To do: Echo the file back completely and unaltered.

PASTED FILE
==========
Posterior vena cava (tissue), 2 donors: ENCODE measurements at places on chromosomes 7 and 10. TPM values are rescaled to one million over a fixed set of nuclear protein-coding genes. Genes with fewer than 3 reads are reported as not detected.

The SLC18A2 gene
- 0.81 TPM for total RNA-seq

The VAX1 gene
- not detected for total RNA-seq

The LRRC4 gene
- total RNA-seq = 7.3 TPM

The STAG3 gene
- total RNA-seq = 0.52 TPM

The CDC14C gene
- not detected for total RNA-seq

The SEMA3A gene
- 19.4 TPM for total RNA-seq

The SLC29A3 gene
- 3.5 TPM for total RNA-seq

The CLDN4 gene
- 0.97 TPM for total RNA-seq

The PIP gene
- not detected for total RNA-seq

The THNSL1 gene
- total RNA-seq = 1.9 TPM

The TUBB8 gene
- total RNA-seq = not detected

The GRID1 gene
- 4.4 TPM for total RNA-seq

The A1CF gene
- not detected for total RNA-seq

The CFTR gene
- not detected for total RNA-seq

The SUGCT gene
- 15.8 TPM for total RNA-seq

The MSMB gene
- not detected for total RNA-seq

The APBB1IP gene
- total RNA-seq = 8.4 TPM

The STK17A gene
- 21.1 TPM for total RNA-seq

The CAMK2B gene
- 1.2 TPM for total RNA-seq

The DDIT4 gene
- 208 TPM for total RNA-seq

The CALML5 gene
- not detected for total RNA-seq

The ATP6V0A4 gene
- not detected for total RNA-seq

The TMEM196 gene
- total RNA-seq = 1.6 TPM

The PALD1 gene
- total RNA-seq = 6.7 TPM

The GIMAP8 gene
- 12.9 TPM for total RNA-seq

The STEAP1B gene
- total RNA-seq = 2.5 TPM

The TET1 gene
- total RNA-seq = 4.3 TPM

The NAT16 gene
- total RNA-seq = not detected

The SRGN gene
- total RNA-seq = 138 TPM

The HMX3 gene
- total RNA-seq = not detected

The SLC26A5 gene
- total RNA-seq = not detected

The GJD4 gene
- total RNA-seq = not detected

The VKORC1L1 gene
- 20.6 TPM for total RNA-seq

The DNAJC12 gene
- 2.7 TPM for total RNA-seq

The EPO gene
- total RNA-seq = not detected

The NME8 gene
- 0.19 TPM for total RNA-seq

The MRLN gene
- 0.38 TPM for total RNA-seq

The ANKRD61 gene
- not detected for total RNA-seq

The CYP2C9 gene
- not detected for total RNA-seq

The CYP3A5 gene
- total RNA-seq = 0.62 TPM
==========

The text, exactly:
Posterior vena cava (tissue), 2 donors: ENCODE measurements at places on chromosomes 7 and 10. TPM values are rescaled to one million over a fixed set of nuclear protein-coding genes. Genes with fewer than 3 reads are reported as not detected.

The SLC18A2 gene
- 0.81 TPM for total RNA-seq

The VAX1 gene
- not detected for total RNA-seq

The LRRC4 gene
- total RNA-seq = 7.3 TPM

The STAG3 gene
- total RNA-seq = 0.52 TPM

The CDC14C gene
- not detected for total RNA-seq

The SEMA3A gene
- 19.4 TPM for total RNA-seq

The SLC29A3 gene
- 3.5 TPM for total RNA-seq

The CLDN4 gene
- 0.97 TPM for total RNA-seq

The PIP gene
- not detected for total RNA-seq

The THNSL1 gene
- total RNA-seq = 1.9 TPM

The TUBB8 gene
- total RNA-seq = not detected

The GRID1 gene
- 4.4 TPM for total RNA-seq

The A1CF gene
- not detected for total RNA-seq

The CFTR gene
- not detected for total RNA-seq

The SUGCT gene
- 15.8 TPM for total RNA-seq

The MSMB gene
- not detected for total RNA-seq

The APBB1IP gene
- total RNA-seq = 8.4 TPM

The STK17A gene
- 21.1 TPM for total RNA-seq

The CAMK2B gene
- 1.2 TPM for total RNA-seq

The DDIT4 gene
- 208 TPM for total RNA-seq

The CALML5 gene
- not detected for total RNA-seq

The ATP6V0A4 gene
- not detected for total RNA-seq

The TMEM196 gene
- total RNA-seq = 1.6 TPM

The PALD1 gene
- total RNA-seq = 6.7 TPM

The GIMAP8 gene
- 12.9 TPM for total RNA-seq

The STEAP1B gene
- total RNA-seq = 2.5 TPM

The TET1 gene
- total RNA-seq = 4.3 TPM

The NAT16 gene
- total RNA-seq = not detected

The SRGN gene
- total RNA-seq = 138 TPM

The HMX3 gene
- total RNA-seq = not detected

The SLC26A5 gene
- total RNA-seq = not detected

The GJD4 gene
- total RNA-seq = not detected

The VKORC1L1 gene
- 20.6 TPM for total RNA-seq

The DNAJC12 gene
- 2.7 TPM for total RNA-seq

The EPO gene
- total RNA-seq = not detected

The NME8 gene
- 0.19 TPM for total RNA-seq

The MRLN gene
- 0.38 TPM for total RNA-seq

The ANKRD61 gene
- not detected for total RNA-seq

The CYP2C9 gene
- not detected for total RNA-seq

The CYP3A5 gene
- total RNA-seq = 0.62 TPM